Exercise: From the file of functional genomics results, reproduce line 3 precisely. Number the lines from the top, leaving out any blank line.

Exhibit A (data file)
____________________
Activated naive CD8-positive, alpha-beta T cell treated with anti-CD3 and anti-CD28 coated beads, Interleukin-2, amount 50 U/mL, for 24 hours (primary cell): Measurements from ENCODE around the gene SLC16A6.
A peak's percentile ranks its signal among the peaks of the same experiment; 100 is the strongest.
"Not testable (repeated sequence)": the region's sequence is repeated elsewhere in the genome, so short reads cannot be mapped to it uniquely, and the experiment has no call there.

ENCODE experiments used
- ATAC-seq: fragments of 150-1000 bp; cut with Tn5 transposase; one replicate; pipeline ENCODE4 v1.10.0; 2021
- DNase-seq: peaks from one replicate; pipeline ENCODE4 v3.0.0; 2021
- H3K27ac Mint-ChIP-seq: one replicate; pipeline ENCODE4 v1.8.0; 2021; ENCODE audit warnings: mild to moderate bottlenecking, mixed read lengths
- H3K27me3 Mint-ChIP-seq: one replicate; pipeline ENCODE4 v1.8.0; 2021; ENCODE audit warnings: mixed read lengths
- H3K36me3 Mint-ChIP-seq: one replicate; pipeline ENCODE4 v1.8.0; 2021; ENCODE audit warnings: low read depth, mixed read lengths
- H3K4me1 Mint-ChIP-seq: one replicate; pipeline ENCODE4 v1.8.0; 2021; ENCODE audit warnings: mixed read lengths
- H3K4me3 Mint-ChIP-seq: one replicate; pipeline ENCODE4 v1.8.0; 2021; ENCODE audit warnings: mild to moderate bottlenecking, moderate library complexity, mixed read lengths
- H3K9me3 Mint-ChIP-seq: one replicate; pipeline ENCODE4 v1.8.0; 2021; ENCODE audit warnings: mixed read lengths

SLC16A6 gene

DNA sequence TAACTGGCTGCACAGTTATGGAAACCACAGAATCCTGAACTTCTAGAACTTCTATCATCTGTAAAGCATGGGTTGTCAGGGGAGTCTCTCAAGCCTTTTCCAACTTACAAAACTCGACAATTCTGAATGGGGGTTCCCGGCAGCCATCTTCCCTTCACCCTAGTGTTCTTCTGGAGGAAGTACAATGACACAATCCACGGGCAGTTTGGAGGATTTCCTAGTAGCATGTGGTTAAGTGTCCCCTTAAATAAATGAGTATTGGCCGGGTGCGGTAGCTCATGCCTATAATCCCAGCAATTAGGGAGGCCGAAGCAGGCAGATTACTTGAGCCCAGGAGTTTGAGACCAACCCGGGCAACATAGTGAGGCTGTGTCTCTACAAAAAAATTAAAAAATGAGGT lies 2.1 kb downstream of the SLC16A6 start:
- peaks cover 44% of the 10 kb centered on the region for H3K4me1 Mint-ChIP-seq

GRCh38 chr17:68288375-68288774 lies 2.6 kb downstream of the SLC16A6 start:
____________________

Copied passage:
"Not testable (repeated sequence)": the region's sequence is repeated elsewhere in the genome, so short reads cannot be mapped to it uniquely, and the experiment has no call there.